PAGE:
“Escape from Horrorland”I’m sure all readers who ever entered the children’s departments of libraries any time over the last 20 years remember Goosebumps, and how popular that series by R.L. Stine was in the late 80s and early 90s. I certainly remember how popular they were with kids in those pre-Harry Potter days.

The books have a special value for me because they, more than any other book or series, turned my daughter – who, believe me, was read to every night for many years from the time she was an infant, but whose pre-Goosebumps interest in reading books herself might be best described as “ambivalent” – into a reader.

So it’s good to hear that Stine, now 64, is getting back into the game with a new Goosebumps series called “Goosebumps Horrorland,” according to this New York Times article. Stine described to reporter Brian Stelter how the booming series finally petered out. Note the important role of the series’ “packager” in Goosebumps’ temporary demise.

(Has anyone ever written an article about who these packagers are, and exactly what they do? They seem to be everywhere in the publishing news these days. You can be sure that almost every big commercial paperback series you see these days has a packager behind it.)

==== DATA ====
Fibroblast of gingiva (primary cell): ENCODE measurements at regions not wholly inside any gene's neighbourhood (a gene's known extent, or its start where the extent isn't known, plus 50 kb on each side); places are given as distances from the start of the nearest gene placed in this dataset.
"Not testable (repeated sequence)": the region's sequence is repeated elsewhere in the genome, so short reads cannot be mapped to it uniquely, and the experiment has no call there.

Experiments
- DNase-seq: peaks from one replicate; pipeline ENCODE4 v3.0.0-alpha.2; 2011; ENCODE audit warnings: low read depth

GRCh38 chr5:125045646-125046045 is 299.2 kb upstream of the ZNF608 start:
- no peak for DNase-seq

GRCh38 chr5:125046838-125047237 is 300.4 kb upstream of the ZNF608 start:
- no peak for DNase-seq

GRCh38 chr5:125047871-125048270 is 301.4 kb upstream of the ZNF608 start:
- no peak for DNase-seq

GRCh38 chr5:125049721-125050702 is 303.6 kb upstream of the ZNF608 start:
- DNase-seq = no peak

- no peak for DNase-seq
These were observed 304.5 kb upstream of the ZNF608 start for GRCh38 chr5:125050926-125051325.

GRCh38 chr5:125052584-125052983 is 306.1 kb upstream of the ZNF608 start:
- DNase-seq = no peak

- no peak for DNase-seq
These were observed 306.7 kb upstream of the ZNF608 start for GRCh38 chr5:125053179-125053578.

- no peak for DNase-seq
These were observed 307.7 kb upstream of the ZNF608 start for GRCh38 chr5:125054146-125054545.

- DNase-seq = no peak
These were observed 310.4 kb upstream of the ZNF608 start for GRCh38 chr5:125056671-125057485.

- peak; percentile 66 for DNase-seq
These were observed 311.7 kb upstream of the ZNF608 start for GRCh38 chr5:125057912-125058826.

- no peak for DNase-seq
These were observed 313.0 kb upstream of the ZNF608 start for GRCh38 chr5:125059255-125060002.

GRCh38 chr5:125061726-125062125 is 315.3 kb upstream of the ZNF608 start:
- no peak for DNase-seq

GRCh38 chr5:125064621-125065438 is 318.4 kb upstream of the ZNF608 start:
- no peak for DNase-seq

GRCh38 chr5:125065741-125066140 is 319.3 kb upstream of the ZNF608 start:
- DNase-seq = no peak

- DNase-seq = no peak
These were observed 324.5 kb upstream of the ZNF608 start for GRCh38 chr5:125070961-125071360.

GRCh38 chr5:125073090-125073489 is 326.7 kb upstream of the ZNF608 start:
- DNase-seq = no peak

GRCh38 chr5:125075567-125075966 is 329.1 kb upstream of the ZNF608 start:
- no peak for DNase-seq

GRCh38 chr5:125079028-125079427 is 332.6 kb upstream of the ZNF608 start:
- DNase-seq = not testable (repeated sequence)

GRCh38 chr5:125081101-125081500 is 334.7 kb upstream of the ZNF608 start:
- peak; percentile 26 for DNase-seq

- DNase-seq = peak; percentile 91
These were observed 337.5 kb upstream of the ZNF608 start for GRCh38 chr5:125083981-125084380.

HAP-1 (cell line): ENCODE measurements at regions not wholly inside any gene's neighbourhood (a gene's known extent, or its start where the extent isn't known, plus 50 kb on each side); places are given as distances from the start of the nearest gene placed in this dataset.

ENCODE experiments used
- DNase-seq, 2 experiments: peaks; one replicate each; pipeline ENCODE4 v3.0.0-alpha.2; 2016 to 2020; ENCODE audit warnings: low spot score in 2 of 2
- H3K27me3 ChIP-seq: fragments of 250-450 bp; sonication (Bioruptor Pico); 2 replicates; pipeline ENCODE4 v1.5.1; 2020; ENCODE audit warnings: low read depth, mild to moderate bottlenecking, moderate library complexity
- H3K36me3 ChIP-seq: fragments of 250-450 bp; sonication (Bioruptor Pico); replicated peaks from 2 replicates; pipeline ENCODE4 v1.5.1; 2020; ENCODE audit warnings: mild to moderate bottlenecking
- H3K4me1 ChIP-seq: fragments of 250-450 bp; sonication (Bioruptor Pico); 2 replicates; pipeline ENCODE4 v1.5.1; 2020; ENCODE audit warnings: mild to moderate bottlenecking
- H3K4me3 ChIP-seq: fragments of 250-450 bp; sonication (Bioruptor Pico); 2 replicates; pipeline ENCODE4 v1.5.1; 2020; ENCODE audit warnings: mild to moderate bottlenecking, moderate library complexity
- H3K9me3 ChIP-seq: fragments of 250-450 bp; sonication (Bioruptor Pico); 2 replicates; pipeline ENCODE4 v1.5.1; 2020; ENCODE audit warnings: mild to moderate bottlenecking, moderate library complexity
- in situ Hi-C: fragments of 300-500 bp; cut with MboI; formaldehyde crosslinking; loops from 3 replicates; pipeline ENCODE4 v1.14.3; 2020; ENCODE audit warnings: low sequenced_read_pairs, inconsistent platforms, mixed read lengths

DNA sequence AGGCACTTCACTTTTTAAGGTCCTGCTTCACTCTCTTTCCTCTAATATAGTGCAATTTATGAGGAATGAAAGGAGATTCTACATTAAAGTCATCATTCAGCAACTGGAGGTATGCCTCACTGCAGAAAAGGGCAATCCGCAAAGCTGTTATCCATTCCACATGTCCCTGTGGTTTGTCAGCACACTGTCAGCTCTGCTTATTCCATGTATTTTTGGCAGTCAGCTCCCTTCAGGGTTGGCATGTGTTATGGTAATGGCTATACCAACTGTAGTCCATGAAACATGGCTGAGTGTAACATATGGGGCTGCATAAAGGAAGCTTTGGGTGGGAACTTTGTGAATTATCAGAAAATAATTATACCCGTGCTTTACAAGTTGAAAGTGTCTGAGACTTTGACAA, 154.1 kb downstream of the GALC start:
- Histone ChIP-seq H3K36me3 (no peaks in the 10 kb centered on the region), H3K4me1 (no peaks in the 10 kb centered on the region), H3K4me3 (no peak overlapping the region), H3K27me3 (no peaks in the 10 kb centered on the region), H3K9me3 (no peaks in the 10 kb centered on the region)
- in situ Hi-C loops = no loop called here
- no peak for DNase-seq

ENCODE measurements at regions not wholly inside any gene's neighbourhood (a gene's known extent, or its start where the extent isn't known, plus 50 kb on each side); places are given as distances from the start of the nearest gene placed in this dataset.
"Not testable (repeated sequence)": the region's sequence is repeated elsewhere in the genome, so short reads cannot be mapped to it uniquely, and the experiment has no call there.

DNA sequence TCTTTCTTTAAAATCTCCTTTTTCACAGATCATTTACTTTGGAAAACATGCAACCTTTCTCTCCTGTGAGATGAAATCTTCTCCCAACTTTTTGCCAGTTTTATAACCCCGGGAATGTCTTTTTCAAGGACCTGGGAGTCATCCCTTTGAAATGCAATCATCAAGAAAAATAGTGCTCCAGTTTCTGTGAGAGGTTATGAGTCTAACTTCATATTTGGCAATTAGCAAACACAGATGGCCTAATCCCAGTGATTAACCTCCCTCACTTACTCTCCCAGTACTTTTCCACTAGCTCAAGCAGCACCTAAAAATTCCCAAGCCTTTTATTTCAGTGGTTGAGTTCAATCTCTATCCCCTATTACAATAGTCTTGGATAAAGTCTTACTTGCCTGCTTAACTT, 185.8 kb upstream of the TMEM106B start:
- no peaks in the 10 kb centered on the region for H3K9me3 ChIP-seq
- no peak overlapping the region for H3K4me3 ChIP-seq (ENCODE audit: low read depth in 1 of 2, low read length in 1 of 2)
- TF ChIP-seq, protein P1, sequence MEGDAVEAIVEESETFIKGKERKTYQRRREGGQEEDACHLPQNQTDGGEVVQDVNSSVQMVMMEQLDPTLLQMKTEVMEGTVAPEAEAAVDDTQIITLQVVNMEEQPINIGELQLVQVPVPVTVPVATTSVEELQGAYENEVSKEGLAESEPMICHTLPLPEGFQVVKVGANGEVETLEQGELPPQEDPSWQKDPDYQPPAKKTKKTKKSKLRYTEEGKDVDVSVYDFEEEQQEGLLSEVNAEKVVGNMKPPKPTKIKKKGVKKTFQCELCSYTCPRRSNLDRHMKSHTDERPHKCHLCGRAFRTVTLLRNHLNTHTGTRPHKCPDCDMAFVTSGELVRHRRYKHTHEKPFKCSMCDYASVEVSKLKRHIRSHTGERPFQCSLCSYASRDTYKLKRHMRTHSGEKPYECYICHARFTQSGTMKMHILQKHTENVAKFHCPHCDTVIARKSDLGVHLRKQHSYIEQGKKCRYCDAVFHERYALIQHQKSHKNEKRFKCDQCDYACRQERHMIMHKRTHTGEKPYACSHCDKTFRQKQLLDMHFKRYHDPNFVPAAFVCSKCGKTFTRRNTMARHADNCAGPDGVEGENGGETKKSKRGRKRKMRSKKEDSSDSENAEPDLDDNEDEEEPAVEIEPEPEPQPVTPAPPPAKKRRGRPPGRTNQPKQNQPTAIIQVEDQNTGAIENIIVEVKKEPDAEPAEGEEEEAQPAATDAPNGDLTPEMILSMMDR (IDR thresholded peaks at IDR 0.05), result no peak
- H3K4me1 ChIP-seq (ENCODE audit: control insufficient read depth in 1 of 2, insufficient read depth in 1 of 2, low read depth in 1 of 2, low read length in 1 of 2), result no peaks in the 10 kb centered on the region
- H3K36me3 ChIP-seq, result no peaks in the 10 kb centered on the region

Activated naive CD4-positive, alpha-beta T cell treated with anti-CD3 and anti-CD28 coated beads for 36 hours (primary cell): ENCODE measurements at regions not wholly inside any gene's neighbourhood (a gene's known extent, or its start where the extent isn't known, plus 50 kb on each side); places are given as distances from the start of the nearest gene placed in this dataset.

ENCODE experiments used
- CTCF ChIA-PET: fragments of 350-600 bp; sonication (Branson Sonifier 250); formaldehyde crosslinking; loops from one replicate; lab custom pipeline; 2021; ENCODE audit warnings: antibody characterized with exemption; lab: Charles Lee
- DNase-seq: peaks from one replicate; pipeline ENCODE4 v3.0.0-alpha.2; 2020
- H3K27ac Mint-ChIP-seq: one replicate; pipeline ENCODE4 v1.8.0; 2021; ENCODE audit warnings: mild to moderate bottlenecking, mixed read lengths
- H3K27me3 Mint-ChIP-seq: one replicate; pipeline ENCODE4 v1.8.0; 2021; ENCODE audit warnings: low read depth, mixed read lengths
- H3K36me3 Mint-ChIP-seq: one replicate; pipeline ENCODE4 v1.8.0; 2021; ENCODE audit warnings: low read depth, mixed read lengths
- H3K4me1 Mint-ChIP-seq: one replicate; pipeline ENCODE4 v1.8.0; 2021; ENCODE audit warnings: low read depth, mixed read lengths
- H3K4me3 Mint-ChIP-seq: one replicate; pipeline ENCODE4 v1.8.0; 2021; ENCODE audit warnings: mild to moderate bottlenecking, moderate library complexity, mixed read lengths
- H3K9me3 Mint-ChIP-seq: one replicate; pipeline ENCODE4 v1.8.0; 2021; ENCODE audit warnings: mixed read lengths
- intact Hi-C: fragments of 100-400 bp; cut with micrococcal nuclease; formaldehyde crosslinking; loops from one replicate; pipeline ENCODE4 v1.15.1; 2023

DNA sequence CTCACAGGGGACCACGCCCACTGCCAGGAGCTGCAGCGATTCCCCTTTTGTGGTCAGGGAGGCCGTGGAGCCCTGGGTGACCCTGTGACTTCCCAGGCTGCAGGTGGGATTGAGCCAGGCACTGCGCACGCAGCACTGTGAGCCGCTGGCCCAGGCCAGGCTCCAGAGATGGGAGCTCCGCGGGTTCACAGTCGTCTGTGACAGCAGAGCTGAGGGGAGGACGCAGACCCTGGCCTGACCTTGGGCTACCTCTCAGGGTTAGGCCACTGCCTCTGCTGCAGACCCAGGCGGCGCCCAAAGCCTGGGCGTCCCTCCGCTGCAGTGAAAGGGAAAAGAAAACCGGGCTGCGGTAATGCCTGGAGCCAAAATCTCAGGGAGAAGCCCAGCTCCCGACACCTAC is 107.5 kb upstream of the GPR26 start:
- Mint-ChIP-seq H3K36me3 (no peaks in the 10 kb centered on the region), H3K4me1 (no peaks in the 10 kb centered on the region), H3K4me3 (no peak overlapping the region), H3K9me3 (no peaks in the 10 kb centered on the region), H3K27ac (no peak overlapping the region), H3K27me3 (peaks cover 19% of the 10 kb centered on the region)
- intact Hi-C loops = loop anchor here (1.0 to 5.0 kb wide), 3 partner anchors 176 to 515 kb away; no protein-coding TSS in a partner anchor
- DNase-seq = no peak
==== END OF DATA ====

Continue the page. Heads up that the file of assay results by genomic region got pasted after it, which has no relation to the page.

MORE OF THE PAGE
Along the wall of Mr. Stine’s home office are testaments to the brand’s glory: a “Goosebumps” chocolate Advent calendar, a toothbrush holder, a box of Count Chocula cereal with a “Goosebumps” logo. At the height of “Goosebumps,” there was also a television series and talk of a possible movie.

But then the relationship between Scholastic and Parachute, the books’ packager, became strained. Ownership of licensing rights was disputed as early as 1996, and by the end of 1997 Scholastic had stopped paying advances to Parachute, and Parachute had filed suit. Around the same time, sales figures started weakening.

“The kids got tired of them,” Mr. Stine said simply. “There were too many of them out there.”

But there are still plenty of kids out there reading the old series – there are certainly lots of copies out there in lots of libraries – and writing Stine fan letters and e-mails. Both Stine and Scholastic are hoping that Horrorland will become a 21st-century hit.

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